Housing, Transportation, Climate: It’s All Connected
Having just completed my first year in the California Senate, I’m taking a deep breath. Governor Brown just signed our major housing package, including my housing streamlining bill (SB 35) and several bills to fund affordable housing and push back against obstruction of housing. This spring, we passed the largest transportation funding measure in California’s history, including strong support for public transportation. And over the summer, we passed a robust extension of California’s cap-and-trade program — a model for the world for how we can cap and reduce carbon emissions while also funding investments in a de-carbonized future.
(Governor Brown signing my housing streamlining bill, SB 35, and other housing bills)
These aren’t three separate accomplishments. They’re all deeply connected, and we won’t succeed as a state without taking an integrated, holistic approach to our state’s future. Despite our accomplishments this year, we aren’t nearly done. Much work remains to keep our environment clean, to house everyone, and to make it easier for people to get around.
Climate change is an existential threat to our planet. Our housing shortage exacerbates climate change by pushing people into longer commutes that choke our air with carbon emissions. Our inadequate public transportation and rail networks, combined with insufficient zero emission vehicles, makes it even worse. 40% of California’s carbon emissions come from transportation.
Our housing shortage and inadequate transit infrastructure threaten our economy, health, and quality of life. When people don’t have adequate housing, they’re forced out of their communities and are less healthy. When employers aren’t confident that their workers will be able to find housing anywhere near work, they’ll think twice about locating or expanding here. When transportation systems are permanently gridlocked due to under-investment in transit, we explode carbon emissions, undermine productivity, and increase back problems and diabetes as people sit in cars for hours every day. When climate change leads to sea level rise that floods roads, transit systems, corporate campuses, and housing, we pay a huge price.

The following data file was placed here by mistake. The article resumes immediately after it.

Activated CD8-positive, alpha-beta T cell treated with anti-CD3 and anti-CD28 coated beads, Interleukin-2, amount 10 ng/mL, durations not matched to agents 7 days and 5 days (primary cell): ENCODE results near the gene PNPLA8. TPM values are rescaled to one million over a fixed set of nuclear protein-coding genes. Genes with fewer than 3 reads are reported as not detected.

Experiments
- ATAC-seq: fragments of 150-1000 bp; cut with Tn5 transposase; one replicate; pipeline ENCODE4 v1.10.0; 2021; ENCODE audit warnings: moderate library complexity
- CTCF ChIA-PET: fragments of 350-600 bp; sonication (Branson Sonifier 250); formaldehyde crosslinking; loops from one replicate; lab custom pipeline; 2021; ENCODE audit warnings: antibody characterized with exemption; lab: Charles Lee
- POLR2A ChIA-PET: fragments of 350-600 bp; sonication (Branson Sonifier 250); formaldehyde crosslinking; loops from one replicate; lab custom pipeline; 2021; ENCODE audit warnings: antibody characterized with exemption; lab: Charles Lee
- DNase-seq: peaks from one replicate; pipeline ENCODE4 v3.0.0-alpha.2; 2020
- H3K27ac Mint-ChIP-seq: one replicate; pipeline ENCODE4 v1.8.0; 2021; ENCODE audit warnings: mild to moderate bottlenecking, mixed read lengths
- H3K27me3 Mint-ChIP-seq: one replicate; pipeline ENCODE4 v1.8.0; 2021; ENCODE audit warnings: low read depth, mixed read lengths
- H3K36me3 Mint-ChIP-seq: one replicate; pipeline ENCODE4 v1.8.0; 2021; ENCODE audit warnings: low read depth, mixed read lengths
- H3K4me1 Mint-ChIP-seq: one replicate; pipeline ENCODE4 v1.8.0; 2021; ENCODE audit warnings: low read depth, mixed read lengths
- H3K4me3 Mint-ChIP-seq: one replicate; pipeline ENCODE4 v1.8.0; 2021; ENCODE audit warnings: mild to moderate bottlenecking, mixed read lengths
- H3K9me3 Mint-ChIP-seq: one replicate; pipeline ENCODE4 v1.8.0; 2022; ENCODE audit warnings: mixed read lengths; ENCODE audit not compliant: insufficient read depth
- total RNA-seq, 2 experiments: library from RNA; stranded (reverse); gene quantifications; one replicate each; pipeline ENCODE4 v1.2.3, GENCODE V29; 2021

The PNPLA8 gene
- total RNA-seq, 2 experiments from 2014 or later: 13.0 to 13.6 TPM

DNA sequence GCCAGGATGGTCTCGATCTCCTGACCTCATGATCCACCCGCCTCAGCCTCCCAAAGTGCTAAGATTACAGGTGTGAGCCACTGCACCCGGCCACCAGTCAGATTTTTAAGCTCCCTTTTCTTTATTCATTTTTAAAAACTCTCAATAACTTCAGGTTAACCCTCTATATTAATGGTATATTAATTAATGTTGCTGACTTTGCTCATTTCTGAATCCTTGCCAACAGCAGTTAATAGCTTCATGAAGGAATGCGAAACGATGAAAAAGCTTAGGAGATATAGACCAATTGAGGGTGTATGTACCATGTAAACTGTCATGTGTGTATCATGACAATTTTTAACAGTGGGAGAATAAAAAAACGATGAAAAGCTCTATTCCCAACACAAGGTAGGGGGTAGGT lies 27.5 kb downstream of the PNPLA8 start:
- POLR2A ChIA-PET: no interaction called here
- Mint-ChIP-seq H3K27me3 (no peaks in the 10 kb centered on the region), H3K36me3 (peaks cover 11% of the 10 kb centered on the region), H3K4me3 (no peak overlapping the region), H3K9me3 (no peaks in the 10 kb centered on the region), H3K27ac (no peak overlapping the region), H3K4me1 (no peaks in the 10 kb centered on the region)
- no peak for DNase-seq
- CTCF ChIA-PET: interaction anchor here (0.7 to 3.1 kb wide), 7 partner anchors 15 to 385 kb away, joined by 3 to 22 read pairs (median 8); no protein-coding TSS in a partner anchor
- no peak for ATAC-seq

On the positive side — and I’m an optimist — this year we showed we have what it takes to do the hard work to address all of these inter-related problems. We developed strong coalitions of elected officials, community-based organizations, businesses, and labor unions that care deeply about the future of our state, and that recognize that we need to take concrete steps to address these interconnected problems.
So let’s celebrate our wins this year. Our work will lead to more housing, better roads and transit, and more aggressive efforts to reduce carbon emissions.
Yet, let’s also recognize that no single legislative session will end climate change, fix our housing shortage, or reverse decades of chronic under-investment in transportation. This is only step one — but it’s a heck of a step one. Now, let’s get back to work on growing our coalitions, building on our successes, and continuing our momentum towards a sustainable future.